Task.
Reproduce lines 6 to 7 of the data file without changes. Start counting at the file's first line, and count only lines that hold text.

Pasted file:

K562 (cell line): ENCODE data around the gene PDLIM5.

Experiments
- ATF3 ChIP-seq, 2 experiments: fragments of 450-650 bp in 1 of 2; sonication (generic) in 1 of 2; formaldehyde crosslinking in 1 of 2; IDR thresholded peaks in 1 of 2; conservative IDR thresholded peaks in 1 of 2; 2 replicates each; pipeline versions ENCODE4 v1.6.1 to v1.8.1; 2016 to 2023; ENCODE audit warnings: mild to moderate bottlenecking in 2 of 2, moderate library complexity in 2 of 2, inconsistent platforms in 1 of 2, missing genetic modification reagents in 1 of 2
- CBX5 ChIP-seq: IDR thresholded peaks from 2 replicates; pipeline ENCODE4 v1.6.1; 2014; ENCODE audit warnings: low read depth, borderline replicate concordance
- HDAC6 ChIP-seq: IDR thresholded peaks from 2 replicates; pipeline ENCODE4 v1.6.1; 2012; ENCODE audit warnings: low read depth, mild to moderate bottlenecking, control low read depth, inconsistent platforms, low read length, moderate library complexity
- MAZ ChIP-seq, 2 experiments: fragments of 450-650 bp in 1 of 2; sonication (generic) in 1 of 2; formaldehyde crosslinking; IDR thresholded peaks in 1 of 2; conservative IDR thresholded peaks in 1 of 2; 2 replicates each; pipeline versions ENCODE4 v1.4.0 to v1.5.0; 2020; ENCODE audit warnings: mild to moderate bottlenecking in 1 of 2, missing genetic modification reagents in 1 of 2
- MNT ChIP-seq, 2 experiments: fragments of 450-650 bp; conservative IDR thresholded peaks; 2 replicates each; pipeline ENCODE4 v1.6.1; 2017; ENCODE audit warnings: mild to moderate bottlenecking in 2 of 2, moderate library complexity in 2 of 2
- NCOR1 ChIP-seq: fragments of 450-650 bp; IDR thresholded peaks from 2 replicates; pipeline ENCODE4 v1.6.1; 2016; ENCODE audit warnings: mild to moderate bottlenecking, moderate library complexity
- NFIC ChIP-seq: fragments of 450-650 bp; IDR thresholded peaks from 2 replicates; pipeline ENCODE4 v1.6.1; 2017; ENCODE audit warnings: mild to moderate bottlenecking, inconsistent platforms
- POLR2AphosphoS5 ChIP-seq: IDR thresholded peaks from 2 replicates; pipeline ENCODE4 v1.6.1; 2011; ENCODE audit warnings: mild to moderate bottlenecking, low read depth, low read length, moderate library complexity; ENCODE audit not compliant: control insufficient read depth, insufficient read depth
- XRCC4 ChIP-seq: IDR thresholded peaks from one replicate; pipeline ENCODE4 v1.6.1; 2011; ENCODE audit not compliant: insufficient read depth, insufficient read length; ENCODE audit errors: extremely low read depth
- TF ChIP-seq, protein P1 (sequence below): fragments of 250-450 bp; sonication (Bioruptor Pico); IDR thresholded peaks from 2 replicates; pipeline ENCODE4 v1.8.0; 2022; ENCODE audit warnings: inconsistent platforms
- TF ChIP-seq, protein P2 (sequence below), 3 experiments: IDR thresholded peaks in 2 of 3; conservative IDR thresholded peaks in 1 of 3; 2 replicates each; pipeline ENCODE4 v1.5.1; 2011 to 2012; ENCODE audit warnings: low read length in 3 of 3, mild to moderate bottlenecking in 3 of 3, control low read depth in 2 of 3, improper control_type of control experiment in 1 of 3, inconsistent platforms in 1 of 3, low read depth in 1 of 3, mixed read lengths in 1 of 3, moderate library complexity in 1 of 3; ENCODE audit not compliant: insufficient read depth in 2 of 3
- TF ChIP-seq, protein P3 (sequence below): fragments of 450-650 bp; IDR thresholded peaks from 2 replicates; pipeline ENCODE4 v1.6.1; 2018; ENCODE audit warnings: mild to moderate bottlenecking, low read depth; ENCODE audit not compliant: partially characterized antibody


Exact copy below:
- MAZ ChIP-seq, 2 experiments: fragments of 450-650 bp in 1 of 2; sonication (generic) in 1 of 2; formaldehyde crosslinking; IDR thresholded peaks in 1 of 2; conservative IDR thresholded peaks in 1 of 2; 2 replicates each; pipeline versions ENCODE4 v1.4.0 to v1.5.0; 2020; ENCODE audit warnings: mild to moderate bottlenecking in 1 of 2, missing genetic modification reagents in 1 of 2
- MNT ChIP-seq, 2 experiments: fragments of 450-650 bp; conservative IDR thresholded peaks; 2 replicates each; pipeline ENCODE4 v1.6.1; 2017; ENCODE audit warnings: mild to moderate bottlenecking in 2 of 2, moderate library complexity in 2 of 2